Large sums earmarked for green investments, but climate advocates criticise cuts to key climate schemes and lack of clear rules to keep cash out of polluting investments
By Kate Abnett
BRUSSELS, July 21 (Reuters) - European Union leaders clinched a deal on Tuesday for a huge stimulus package which the European Commission has said will make fighting climate change central to Europe's economic recovery from the coronavirus pandemic.
Climate advocates said the final deal - a 1.074 trillion euro EU budget for 2021-27, plus a 750 billion euro recovery fund - was a mixed bag, with large sums earmarked for green investments, but cuts to key climate programmes and insufficient rules to ensure cash does not support polluting investments.
Here are the climate elements of the deal.
30% CLIMATE SPENDING SHARE
The deal earmarks 30% of the entire package for climate protection and says all spending must contribute to EU emissions-cutting goals.
This could see nearly 550 billion euros spent on climate over 2021-27 - a massive sum, but far below the 2.4 trillion euros in investment researchers say is needed to meet EU climate goals.
JUST TRANSITION FUND
The EU's flagship fund for weaning countries of fossil fuels received 17.5 billion euros - less than half of what was previously proposed. The conditions for accessing it were also watered down.
Countries that have not signed up to an EU-wide target to become "climate neutral" by 2050 will only get half of their share of the Just Transition Fund.
Previous proposals would have forced countries to commit to climate neutrality at a national level - but EU officials said this was a "red line" for Poland, the coal-heavy country expected to receive the biggest chunk of the money.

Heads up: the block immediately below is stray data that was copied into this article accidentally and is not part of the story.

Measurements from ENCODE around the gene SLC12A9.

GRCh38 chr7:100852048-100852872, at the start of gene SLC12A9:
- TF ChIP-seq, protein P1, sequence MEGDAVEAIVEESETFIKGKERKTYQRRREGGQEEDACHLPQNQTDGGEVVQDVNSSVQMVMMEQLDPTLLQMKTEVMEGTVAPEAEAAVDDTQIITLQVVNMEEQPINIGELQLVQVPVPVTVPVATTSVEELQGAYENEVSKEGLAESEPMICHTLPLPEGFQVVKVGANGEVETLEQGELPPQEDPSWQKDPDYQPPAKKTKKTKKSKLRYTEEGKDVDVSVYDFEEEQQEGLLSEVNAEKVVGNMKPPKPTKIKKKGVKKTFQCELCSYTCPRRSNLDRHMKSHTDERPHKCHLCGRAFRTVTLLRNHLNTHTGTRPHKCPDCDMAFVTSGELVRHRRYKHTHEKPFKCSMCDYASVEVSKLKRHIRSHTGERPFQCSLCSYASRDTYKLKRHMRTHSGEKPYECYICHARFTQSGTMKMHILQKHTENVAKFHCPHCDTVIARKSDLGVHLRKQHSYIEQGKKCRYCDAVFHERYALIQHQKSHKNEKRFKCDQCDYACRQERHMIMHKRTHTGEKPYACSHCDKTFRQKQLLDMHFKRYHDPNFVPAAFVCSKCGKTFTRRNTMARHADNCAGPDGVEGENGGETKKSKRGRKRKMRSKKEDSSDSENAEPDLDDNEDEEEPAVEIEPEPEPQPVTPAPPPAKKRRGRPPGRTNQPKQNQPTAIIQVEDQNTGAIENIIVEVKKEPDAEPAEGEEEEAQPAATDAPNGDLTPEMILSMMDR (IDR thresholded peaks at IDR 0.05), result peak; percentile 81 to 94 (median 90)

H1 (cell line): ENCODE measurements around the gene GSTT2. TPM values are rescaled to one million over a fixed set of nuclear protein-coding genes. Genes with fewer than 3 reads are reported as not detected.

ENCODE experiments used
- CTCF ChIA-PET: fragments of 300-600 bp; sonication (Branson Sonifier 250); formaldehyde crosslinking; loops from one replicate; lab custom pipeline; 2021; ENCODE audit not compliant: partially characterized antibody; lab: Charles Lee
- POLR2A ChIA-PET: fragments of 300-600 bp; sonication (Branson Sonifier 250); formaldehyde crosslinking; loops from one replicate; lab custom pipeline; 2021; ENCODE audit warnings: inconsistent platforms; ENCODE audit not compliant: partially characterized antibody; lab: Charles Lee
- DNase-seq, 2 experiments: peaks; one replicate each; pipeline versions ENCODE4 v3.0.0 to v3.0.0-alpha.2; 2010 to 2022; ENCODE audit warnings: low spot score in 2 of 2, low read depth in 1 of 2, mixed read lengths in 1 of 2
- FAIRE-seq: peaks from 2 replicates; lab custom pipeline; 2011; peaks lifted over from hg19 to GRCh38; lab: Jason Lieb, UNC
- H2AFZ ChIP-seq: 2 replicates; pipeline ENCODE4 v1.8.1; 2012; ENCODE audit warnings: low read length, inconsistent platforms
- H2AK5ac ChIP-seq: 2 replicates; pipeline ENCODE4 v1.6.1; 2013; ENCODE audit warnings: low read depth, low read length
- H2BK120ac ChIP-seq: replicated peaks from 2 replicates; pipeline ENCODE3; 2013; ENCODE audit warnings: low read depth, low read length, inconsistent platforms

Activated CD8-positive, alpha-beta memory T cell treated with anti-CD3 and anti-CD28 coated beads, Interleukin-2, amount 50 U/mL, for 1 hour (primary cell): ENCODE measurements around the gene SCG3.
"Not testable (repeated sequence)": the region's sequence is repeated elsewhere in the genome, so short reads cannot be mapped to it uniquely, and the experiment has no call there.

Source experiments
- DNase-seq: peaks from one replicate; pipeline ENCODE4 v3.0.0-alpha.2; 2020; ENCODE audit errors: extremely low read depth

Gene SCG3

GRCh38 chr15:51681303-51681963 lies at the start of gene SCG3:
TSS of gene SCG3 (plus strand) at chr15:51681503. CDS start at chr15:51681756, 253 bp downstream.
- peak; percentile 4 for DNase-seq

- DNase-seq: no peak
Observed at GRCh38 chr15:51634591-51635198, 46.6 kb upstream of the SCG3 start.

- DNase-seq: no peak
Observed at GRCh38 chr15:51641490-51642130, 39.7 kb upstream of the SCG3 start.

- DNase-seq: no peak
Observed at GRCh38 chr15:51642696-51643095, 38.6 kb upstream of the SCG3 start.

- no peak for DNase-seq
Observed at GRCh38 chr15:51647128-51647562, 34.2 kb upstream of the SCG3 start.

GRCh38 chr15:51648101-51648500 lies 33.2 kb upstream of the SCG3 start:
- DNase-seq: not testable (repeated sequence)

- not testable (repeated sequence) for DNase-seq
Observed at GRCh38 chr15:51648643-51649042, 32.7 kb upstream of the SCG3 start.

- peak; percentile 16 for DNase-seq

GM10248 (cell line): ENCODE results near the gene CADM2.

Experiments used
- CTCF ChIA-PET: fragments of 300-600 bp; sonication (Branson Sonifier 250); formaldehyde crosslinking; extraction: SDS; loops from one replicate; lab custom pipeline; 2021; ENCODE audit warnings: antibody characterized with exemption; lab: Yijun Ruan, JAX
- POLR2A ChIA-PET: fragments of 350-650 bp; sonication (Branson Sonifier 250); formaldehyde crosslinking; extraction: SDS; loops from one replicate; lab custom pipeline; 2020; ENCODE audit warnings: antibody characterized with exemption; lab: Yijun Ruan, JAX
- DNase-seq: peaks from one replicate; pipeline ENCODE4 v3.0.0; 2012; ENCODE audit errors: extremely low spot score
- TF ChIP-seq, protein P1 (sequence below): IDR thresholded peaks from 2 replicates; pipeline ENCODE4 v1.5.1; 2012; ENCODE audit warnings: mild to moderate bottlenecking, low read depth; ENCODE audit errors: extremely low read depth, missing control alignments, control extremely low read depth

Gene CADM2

Money was also shaved off InvestEU and Horizon Europe, two programmes earmarked for sustainable investments, as EU leaders conceded cuts to appease frugal northern countries.
New green taxes will help fill EU coffers, with an EU-wide tax on non-recycled plastic waste scheduled for next year.
A plan to slap levies on polluting imports should be ready by 2023, and a scheme to use carbon market revenues to shore up EU funds will be considered later.
The EU deal does not say what rules it will apply to ensure funding goes to climate-friendly schemes and some members of the European Parliament - which must approve the package - refused to commit their support without tougher conditions to block polluting investments.
"There are too many things that still need improvements," said Dutch Green lawmaker Bas Eickhout. "The deal is not over yet."
(Reporting by Kate Abnett; Editing by Nick Macfie)
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